“Fake stories are like flash grenades. If you’re three days late on a fact check, you already missed the boat”

A recent excellent article from The Guardian tackles Facebook’s promise to fight fake news.  Facebook promised to tackle fake news. But the evidence shows it’s not working describes the social media giant’s inability to efficiently implement its fact checking system that relies on tagging news and prevent its spread, even if it relies on 3rd party organizations such as Associated Press, Snopes, ABC News and PolitiFact.

One key statement cited in the articles comes from Jestin Coler, a fake news writer who published highly viralized stories in websites such as NationalReport.net, USAToday.com.co, WashingtonPost.com.co:

“These stories are like flash grenades. If you’re three days late on a fact check, you already missed the boat”

In fact, this is why Facebook’s approach was doomed to fail from the beginning.
A lot of the approaches to debunk fake news that we have seen recently relies on fact checking organizations & groups that would focus on a specific event, such as an election, and then investigate articles that have an impact for the moment (trending) and debunk them. It is a honest but overoptimistic journalistic approach, for a phenomena that is not journalistic in nature and can be compared more to email spamming. Relying on the complex mechanisms of social media platforms.  combined with proven emotional responses, fake news articles are entities that are fairly easy to create, that become viral very fast and also fade away very fast, only to be resurrected after the collective memory has gone away.

Not catching fake news minutes or hours after it has been created is utterly pointless. A fake news article can get 2000 Facebook likes/hour and can gain hundreds of thousands of likes & shares in just a couple of days. Debunking the story after a week, writing an article on it has little to no impact, as the damage has already been done. And nobody reads retractions or errata anymore, does it?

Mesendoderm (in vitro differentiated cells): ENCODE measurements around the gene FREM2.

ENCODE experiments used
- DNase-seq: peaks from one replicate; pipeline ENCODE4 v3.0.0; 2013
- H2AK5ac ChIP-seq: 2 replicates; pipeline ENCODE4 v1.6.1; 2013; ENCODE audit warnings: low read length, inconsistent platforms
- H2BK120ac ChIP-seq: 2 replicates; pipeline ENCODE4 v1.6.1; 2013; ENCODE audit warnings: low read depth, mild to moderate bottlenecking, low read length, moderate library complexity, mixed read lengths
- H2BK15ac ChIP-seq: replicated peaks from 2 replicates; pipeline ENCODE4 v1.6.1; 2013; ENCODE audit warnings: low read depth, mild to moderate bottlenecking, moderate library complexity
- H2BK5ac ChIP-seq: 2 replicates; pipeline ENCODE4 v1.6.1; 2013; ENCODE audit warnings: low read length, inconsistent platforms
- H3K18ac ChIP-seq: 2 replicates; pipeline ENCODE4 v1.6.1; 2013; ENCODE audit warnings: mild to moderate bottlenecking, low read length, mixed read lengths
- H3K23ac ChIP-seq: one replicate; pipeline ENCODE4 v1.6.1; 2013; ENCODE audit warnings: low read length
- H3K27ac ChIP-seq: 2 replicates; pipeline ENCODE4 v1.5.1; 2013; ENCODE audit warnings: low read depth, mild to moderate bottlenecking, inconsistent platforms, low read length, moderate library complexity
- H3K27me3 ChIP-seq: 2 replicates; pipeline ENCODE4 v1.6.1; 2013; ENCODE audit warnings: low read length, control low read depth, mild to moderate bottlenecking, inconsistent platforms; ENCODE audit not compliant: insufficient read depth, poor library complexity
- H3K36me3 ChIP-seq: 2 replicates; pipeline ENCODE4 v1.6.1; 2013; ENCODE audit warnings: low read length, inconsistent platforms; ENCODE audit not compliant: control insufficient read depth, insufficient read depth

Taking the manual approach, which I like to call “throwing people at a problem that requires a machine” yields no results and I am honestly surprised that Facebook took this approach. You cannot catch a flash grenade or a moving bullet (both quite good metaphors for fake news) requires intelligent, automated approaches, so that clickbait content can be prevented from viralization minutes before it is posted on Facebook and with no human intervention at all. Of course, this is not an easy challenge: it requires a fine understanding of all the elements that constitute fake news and clickbait that can be analyzed by a machine, it requires fast response time and adapting to new situations in real time.

The long term cost for Facebook for not tackling this issue in an effective way is losing trust from its user base. “I don’t believe it if you read it on Facebook” might just be a common phrase in the near future…

George Bara
Chief Strategy Officer – TrustServista.com
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